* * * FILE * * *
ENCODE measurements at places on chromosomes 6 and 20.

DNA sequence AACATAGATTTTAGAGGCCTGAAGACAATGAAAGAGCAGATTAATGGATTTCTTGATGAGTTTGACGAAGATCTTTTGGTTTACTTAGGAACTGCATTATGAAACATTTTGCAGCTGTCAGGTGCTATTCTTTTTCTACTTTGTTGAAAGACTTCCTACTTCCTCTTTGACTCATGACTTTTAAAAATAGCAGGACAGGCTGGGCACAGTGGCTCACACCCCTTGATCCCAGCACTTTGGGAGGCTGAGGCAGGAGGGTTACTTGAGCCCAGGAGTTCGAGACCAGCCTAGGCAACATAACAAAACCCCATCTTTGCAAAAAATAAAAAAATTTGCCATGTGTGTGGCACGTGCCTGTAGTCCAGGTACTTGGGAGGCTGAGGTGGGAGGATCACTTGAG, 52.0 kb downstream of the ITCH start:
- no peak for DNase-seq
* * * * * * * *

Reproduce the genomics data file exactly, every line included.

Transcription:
ENCODE measurements at places on chromosomes 6 and 20.

DNA sequence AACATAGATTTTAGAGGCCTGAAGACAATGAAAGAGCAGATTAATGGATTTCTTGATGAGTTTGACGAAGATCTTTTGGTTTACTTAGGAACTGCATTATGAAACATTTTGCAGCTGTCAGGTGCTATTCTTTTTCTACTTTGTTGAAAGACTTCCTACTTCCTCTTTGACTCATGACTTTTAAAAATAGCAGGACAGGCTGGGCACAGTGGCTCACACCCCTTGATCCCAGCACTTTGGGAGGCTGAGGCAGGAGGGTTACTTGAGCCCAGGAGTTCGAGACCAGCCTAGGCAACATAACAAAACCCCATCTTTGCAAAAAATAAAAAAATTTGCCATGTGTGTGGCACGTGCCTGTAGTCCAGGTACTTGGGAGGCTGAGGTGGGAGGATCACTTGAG, 52.0 kb downstream of the ITCH start:
- no peak for DNase-seq